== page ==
This page contains a Flash digital edition of a book.
“Money is important, but the most precious commodity is time. Now I can practice medicine the way I was trained and take as much time as I need.”


continue[s] to increase the amount of paperwork we’re required to fill out to assure you receive the benefits to which you’re entitled,” legal records show. The practice explained the money was “par- tial compensation for the time your phy- sician and our staff spend assuring you receive prescription renewals quickly, maximum benefits from Medicare, and any secondary insurance, etc.” The federal government saw it differ-


On the flip side, administrative activi-


ties like preauthorizations and filling out forms may not be considered medical services at all. “If there were a recognized set of tasks that a practice performed that was sig- nificant in terms of time and complex- ity, and payers were willing to recognize that, they might see it as a separate ser- vice. Whether it would be covered or not is another matter,” Mr. Barton said. He pointed to a pilot within the Texas


Medicaid program that pays primary care practices an extra fee for case man- agement — having a dedicated, certified case manager to follow patients, make sure they keep their appointments and take their medications, and connect to any needed specialists. Blue Cross and Blue Shield of Texas


requires physician practices to sign an agreement before charging a formal medical home fee. That allows physi- cians to bill the payer for care coordina- tion services covered by the agreement. Blues representatives were not available to comment on the details of the medical home contract or other fee policies for noncovered services. TMA’s white paper says there is no “bright line” or clearly defined rule for


28 TEXAS MEDICINE May 2013


covered versus noncovered services in Medicare and no single list to refer to.


“According to the government, ‘there are many scenarios (ICD-9/CPT code combi- nations) that will determine if a code is covered or not,’” the analysis says. Mr. Barton says a key question for practices to ask themselves is, “What ex- actly are you doing that is different from anybody else? Communicating with pa- tients, keeping records, scheduling ap- pointments — that’s just being respon- sive and being a good doctor.”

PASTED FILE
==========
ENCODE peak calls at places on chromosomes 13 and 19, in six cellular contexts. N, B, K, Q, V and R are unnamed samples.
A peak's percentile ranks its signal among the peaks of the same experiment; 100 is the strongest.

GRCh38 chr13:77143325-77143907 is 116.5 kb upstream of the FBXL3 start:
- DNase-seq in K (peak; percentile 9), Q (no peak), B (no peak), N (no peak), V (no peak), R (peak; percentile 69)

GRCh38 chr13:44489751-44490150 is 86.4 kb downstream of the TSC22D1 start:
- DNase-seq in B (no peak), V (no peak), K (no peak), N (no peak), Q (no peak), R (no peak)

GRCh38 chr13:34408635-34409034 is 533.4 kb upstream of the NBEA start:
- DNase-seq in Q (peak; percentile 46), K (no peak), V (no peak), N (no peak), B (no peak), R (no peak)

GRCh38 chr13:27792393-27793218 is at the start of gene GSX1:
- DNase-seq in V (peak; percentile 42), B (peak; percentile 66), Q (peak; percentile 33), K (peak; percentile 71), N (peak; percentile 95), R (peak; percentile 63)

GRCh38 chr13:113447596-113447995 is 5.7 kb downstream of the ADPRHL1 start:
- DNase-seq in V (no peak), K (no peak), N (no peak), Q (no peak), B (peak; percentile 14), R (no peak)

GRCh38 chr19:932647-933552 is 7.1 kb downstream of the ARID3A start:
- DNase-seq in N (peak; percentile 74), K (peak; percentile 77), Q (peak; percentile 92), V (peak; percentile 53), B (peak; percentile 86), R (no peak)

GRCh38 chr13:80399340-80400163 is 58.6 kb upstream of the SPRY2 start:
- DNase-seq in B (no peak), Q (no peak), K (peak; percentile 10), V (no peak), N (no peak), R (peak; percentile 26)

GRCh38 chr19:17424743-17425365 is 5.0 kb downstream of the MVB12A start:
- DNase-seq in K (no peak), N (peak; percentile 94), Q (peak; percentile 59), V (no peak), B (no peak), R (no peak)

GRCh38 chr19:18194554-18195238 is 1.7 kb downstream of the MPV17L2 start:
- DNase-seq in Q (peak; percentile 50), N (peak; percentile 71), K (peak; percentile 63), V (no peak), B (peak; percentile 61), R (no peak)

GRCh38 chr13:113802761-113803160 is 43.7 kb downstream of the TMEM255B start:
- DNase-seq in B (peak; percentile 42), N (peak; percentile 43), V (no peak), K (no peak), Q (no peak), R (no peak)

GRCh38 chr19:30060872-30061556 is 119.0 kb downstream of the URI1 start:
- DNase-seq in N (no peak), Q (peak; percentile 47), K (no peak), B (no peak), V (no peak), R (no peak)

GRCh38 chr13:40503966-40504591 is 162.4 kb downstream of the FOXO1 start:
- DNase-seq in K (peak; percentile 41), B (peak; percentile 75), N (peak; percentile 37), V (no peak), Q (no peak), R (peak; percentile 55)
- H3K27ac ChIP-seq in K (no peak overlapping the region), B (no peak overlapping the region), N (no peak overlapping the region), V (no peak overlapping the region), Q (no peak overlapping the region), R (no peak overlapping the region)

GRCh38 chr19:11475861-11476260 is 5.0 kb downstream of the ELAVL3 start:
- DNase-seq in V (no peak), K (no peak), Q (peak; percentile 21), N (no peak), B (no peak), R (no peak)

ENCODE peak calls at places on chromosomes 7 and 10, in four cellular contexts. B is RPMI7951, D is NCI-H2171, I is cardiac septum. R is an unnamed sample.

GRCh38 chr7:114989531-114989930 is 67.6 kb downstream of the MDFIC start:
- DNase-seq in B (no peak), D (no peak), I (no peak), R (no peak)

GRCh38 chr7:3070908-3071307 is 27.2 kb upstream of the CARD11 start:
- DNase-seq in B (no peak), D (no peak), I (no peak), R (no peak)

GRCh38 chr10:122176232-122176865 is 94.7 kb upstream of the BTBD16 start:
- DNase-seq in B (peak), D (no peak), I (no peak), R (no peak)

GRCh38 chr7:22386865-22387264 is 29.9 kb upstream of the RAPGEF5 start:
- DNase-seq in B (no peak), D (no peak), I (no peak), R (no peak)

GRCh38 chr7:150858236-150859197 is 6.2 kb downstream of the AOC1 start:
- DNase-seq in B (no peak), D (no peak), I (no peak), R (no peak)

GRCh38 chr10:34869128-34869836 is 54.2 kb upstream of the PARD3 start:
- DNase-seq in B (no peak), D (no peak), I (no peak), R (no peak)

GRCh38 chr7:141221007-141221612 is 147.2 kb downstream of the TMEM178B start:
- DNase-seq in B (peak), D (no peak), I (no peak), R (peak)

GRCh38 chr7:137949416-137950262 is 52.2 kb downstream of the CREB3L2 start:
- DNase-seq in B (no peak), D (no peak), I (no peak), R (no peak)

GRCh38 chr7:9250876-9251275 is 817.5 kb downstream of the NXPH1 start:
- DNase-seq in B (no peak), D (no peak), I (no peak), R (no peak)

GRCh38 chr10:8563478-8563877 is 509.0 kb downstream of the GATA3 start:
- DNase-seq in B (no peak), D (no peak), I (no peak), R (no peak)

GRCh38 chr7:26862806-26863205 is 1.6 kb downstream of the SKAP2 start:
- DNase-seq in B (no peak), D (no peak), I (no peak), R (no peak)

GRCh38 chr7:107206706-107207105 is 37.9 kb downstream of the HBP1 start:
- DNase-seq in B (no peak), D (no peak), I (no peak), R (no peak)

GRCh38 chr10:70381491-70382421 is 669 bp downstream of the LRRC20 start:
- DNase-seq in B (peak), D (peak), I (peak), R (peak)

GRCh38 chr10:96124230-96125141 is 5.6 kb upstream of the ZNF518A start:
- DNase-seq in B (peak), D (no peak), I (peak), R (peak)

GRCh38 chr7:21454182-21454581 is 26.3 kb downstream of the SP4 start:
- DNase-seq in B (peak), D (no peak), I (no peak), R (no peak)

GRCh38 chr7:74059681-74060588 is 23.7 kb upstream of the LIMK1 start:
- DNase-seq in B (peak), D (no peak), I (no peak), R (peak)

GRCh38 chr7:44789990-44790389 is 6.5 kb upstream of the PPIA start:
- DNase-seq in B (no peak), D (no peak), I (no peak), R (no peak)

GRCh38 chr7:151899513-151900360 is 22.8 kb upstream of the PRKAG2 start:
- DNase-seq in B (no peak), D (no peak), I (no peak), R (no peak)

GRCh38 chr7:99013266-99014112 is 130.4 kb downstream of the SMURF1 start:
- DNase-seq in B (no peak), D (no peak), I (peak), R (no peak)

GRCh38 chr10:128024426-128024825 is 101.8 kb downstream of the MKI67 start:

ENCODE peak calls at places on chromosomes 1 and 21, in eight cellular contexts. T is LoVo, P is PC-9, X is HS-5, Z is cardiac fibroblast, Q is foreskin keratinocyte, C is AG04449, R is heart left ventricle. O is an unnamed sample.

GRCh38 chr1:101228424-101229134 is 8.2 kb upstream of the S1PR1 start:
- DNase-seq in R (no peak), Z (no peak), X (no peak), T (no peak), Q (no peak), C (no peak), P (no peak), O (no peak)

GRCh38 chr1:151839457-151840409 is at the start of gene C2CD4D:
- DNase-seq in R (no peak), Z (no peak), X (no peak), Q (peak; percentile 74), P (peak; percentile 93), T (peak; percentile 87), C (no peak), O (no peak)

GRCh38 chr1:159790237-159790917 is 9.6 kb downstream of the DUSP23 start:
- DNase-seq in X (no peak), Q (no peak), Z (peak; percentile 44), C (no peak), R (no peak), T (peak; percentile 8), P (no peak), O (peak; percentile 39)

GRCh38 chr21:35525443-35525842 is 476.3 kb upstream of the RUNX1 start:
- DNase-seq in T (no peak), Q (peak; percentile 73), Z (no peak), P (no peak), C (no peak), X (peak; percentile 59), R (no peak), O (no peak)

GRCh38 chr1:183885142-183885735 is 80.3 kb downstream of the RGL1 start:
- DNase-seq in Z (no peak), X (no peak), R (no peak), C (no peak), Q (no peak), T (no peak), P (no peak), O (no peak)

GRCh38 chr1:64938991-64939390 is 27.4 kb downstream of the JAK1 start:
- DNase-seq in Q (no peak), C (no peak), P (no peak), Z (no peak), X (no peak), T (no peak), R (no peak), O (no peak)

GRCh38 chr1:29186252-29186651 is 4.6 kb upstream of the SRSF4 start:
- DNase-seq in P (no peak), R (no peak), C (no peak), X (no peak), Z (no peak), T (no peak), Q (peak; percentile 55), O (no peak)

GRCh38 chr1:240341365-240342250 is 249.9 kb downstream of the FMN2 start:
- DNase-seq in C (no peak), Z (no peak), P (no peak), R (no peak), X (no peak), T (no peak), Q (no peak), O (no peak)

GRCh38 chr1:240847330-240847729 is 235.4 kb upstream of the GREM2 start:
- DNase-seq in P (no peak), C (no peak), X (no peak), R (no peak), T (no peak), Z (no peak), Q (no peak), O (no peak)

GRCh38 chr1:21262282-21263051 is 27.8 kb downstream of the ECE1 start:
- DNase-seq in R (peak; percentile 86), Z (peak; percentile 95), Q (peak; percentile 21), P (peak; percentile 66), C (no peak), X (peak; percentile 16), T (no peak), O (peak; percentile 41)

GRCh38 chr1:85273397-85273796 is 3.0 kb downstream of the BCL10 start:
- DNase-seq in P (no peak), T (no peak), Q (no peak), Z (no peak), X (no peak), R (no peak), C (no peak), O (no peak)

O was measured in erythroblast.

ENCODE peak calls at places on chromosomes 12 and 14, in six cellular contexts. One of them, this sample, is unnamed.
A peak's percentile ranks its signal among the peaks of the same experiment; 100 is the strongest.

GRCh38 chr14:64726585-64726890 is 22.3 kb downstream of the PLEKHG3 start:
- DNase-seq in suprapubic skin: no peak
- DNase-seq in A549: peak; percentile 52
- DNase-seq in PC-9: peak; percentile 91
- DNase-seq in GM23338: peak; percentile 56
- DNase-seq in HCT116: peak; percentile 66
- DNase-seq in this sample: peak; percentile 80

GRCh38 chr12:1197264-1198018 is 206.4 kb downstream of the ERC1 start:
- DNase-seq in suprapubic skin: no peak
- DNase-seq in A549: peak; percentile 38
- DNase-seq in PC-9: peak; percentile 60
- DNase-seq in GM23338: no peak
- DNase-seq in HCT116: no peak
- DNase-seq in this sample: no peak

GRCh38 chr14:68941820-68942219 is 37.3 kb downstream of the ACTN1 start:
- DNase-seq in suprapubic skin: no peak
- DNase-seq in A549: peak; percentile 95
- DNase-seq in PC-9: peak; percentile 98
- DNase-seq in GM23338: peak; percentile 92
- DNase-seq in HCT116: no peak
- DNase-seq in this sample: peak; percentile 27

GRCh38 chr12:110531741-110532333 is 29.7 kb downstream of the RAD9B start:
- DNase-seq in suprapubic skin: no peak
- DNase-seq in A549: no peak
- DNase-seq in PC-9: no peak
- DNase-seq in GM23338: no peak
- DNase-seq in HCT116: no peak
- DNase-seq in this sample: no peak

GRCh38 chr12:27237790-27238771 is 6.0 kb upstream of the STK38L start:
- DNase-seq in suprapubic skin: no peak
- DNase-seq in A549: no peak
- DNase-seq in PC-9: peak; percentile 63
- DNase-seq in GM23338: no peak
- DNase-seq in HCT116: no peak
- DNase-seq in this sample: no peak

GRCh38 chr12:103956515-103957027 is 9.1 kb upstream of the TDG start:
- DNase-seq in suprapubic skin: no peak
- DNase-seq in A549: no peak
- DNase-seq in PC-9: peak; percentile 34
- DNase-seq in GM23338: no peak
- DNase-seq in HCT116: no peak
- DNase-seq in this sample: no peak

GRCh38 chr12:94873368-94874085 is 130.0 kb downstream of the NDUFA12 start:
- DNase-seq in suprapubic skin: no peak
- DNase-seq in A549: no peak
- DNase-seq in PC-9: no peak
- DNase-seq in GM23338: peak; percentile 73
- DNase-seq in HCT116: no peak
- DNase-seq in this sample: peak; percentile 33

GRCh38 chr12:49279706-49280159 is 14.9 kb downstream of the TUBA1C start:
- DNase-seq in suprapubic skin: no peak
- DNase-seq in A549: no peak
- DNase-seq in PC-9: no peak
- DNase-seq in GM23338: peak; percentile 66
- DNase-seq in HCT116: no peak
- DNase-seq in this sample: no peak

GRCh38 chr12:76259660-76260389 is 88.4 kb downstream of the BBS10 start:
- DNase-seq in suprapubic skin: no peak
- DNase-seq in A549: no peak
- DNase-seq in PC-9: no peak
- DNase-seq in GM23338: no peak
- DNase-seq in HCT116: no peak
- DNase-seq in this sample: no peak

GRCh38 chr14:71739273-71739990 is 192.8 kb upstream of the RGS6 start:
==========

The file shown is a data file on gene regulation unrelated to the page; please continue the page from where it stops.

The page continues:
Lack of guidance


Physician practices may want to consider themselves on notice following a recent settlement between a South Carolina medical group and the Department of Health and Human Services Office of In- spector General (OIG). Heritage Medical Partners LLC and four physicians agreed to pay $170,260 in civil penalties to settle allegations that an annual $50 administrative fee they charged patients violated Medicare rules. The group admitted no wrongdoing. The Hilton Head Island, S.C., prac- tice sent letters to 5,474 of its Medi- care patients requesting the fee because “the federal government (Medicare)


ently. It contends the services specified “are actually covered and reimbursable by Medicare.” Other than coinsurance and deductibles, the doctors could not collect additional payment, the settle- ment states. “Therein lies the rub,” said Heritage’s attorney, David W. Ball, of Greenville, S.C. “The basic rule is very easy to artic- ulate: Medical practices can’t bill Medi- care patients for covered services subject to Medicare rules. But there is a lack of clear guidance on what was covered and what is not,” and maybe this case will provide some guidance.


“My client is a small independent pri-


mary care practice in a trying environ- ment and wants to remain independent,” Mr. Ball said. “The real bottom line is, if doctors were getting adequately reim- bursed, they would not be doing this.” He says OIG agreed that dealing with things like secondary insurance filings and canceled office visits were not cov- ered Medicare services. But, overall, OIG took the position that many of the ser- vices Heritage was charging for — such as prescription renewals and on-call cov- erage — were rolled into an office visit and more or less part of a practice’s obli- gation to its patients.


Heritage, on the other hand, believed those activities went above and beyond the call of what Medicare required, and charged what Mr. Ball says was a nomi- nal fee in line with their value. Although it did not sway OIG, “our


argument was office visits for some pa- tients are few and far between, yet pre- scription renewals and other demands can come on very regular basis,” he said, adding that most patients opted to stay with the practice in spite of the fee. “To the extent something could be tied back to an office visit, even if it’s remote in


Page 1  |  Page 2  |  Page 3  |  Page 4  |  Page 5  |  Page 6  |  Page 7  |  Page 8  |  Page 9  |  Page 10  |  Page 11  |  Page 12  |  Page 13  |  Page 14  |  Page 15  |  Page 16  |  Page 17  |  Page 18  |  Page 19  |  Page 20  |  Page 21  |  Page 22  |  Page 23  |  Page 24  |  Page 25  |  Page 26  |  Page 27  |  Page 28  |  Page 29  |  Page 30  |  Page 31  |  Page 32  |  Page 33  |  Page 34  |  Page 35  |  Page 36  |  Page 37  |  Page 38  |  Page 39  |  Page 40  |  Page 41  |  Page 42  |  Page 43  |  Page 44  |  Page 45  |  Page 46  |  Page 47  |  Page 48  |  Page 49  |  Page 50  |  Page 51  |  Page 52  |  Page 53  |  Page 54  |  Page 55  |  Page 56  |  Page 57  |  Page 58  |  Page 59  |  Page 60